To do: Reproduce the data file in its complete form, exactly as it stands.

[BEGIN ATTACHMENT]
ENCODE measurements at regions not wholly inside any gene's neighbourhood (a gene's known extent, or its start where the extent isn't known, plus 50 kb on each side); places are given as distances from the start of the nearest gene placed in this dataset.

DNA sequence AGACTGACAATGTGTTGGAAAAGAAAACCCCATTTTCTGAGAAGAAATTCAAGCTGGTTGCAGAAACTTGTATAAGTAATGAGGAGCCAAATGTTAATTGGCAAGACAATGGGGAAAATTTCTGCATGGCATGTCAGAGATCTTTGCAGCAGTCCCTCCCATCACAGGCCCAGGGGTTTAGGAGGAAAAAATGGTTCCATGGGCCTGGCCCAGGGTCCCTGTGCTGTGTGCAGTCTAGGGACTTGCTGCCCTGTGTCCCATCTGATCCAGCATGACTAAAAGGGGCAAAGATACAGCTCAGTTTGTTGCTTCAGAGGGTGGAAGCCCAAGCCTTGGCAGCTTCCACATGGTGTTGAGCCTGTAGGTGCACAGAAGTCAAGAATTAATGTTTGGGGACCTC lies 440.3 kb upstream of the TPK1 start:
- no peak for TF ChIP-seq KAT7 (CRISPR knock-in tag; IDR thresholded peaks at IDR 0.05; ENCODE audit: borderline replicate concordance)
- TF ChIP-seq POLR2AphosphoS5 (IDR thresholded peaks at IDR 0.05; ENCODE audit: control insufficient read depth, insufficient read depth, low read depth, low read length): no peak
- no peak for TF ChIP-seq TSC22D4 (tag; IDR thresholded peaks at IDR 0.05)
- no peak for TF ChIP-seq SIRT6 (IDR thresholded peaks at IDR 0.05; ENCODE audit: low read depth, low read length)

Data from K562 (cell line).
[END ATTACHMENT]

ENCODE measurements at regions not wholly inside any gene's neighbourhood (a gene's known extent, or its start where the extent isn't known, plus 50 kb on each side); places are given as distances from the start of the nearest gene placed in this dataset.

DNA sequence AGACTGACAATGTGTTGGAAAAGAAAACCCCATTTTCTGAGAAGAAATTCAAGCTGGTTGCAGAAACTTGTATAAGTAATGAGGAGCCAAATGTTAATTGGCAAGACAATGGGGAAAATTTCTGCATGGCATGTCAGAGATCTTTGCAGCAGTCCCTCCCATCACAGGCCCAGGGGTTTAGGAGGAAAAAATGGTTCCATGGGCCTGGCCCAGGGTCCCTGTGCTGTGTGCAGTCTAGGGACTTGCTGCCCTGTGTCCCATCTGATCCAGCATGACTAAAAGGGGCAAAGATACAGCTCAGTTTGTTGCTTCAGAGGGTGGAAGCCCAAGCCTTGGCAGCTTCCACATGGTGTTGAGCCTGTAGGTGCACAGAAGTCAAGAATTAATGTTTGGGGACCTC lies 440.3 kb upstream of the TPK1 start:
- no peak for TF ChIP-seq KAT7 (CRISPR knock-in tag; IDR thresholded peaks at IDR 0.05; ENCODE audit: borderline replicate concordance)
- TF ChIP-seq POLR2AphosphoS5 (IDR thresholded peaks at IDR 0.05; ENCODE audit: control insufficient read depth, insufficient read depth, low read depth, low read length): no peak
- no peak for TF ChIP-seq TSC22D4 (tag; IDR thresholded peaks at IDR 0.05)
- no peak for TF ChIP-seq SIRT6 (IDR thresholded peaks at IDR 0.05; ENCODE audit: low read depth, low read length)

Data from K562 (cell line).